Iraqi policemen, smartly dressed in pale blue shirts and dark blue trousers, are a fairly common sight nowadays - a sign that local forces are taking over at least some of the simpler duties of law enforcement from American GI's.
But when you see one policeman stopping cars at a checkpoint and five of his colleagues sitting in the shade nearby, it's because the man working would not dare try to enforce his authority without moral support from a group of his fellow officers.
Baghdad's bustling sidewalks are piled high with merchandise - local produce such as peaches, plums, okra, and dates, or imports like freezers and TV sets that have flooded the country since the new US authorities suspended customs duties. (You can even buy balsamic vinegar.) And novelties like Internet cafes have not worn off.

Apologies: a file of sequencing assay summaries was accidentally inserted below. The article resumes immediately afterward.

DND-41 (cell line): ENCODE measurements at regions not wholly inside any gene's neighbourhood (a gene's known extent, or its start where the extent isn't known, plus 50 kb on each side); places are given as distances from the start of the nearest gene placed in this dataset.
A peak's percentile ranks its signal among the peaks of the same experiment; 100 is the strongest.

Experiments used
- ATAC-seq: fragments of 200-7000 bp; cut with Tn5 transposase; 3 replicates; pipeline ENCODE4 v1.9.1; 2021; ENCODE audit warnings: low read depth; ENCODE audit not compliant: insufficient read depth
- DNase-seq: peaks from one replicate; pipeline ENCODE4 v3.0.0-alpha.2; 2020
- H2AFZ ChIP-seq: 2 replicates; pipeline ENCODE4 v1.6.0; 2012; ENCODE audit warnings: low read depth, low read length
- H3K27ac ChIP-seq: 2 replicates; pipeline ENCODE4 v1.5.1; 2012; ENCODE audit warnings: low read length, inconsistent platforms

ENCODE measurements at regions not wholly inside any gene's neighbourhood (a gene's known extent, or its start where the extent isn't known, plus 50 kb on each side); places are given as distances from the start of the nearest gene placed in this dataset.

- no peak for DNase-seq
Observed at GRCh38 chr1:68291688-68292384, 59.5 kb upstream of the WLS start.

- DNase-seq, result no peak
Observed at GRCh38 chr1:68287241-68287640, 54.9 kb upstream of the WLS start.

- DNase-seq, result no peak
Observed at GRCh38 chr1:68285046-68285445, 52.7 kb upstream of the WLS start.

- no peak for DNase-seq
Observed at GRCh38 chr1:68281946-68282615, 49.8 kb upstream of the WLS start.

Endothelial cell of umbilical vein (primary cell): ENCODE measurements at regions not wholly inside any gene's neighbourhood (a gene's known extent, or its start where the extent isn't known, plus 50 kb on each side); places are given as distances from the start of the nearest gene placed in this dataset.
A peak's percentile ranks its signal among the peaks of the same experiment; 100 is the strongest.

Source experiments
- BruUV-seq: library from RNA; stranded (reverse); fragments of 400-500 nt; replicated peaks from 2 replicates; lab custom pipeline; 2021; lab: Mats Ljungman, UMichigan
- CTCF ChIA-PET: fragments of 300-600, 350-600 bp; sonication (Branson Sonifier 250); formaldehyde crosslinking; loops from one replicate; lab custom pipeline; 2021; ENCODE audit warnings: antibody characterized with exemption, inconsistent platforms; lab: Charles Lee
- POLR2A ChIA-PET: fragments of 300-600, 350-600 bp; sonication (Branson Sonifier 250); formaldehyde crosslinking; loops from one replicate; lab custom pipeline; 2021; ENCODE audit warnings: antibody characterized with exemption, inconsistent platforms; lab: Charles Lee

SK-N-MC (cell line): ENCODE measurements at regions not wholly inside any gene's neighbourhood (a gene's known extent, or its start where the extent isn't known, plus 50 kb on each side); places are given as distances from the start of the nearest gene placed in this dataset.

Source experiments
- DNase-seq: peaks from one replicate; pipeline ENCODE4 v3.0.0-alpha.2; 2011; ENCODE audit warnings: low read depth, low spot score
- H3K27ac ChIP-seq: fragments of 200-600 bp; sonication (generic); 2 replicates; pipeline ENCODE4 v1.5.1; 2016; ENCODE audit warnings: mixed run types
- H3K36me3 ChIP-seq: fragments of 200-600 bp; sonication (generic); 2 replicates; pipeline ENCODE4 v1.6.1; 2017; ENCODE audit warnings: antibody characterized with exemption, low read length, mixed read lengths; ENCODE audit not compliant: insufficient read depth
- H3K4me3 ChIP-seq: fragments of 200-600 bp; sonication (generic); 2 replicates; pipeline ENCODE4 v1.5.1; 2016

As private companies tentatively begin work, and employees at defunct state enterprises collect emergency payments, many Iraqis have money to spend after weeks of wondering how to make ends meet.
Monday, September 15, 2003